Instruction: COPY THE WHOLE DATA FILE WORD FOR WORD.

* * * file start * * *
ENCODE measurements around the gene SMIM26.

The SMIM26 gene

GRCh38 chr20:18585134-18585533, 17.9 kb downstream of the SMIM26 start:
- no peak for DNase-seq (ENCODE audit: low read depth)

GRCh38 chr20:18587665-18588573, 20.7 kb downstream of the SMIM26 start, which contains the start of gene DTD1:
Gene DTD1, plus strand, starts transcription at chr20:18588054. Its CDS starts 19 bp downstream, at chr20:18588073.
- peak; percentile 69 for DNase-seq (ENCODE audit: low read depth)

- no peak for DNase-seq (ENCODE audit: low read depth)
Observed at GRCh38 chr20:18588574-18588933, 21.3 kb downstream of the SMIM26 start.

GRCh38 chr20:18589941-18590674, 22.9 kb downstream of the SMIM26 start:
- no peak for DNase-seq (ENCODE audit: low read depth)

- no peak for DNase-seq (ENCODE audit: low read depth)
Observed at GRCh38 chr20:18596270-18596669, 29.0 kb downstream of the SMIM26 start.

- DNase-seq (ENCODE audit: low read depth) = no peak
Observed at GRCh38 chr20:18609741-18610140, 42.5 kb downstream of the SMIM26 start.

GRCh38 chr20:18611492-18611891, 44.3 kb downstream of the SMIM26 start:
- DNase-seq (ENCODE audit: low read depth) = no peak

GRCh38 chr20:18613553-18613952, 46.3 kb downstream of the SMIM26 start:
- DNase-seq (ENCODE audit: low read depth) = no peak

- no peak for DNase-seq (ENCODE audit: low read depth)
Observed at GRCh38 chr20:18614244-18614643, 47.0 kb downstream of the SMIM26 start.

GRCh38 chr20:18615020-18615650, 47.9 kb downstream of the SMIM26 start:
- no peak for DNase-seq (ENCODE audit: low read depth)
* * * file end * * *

ENCODE measurements around the gene SMIM26.

The SMIM26 gene

GRCh38 chr20:18585134-18585533, 17.9 kb downstream of the SMIM26 start:
- no peak for DNase-seq (ENCODE audit: low read depth)

GRCh38 chr20:18587665-18588573, 20.7 kb downstream of the SMIM26 start, which contains the start of gene DTD1:
Gene DTD1, plus strand, starts transcription at chr20:18588054. Its CDS starts 19 bp downstream, at chr20:18588073.
- peak; percentile 69 for DNase-seq (ENCODE audit: low read depth)

- no peak for DNase-seq (ENCODE audit: low read depth)
Observed at GRCh38 chr20:18588574-18588933, 21.3 kb downstream of the SMIM26 start.

GRCh38 chr20:18589941-18590674, 22.9 kb downstream of the SMIM26 start:
- no peak for DNase-seq (ENCODE audit: low read depth)

- no peak for DNase-seq (ENCODE audit: low read depth)
Observed at GRCh38 chr20:18596270-18596669, 29.0 kb downstream of the SMIM26 start.

- DNase-seq (ENCODE audit: low read depth) = no peak
Observed at GRCh38 chr20:18609741-18610140, 42.5 kb downstream of the SMIM26 start.

GRCh38 chr20:18611492-18611891, 44.3 kb downstream of the SMIM26 start:
- DNase-seq (ENCODE audit: low read depth) = no peak

GRCh38 chr20:18613553-18613952, 46.3 kb downstream of the SMIM26 start:
- DNase-seq (ENCODE audit: low read depth) = no peak

- no peak for DNase-seq (ENCODE audit: low read depth)
Observed at GRCh38 chr20:18614244-18614643, 47.0 kb downstream of the SMIM26 start.

GRCh38 chr20:18615020-18615650, 47.9 kb downstream of the SMIM26 start:
- no peak for DNase-seq (ENCODE audit: low read depth)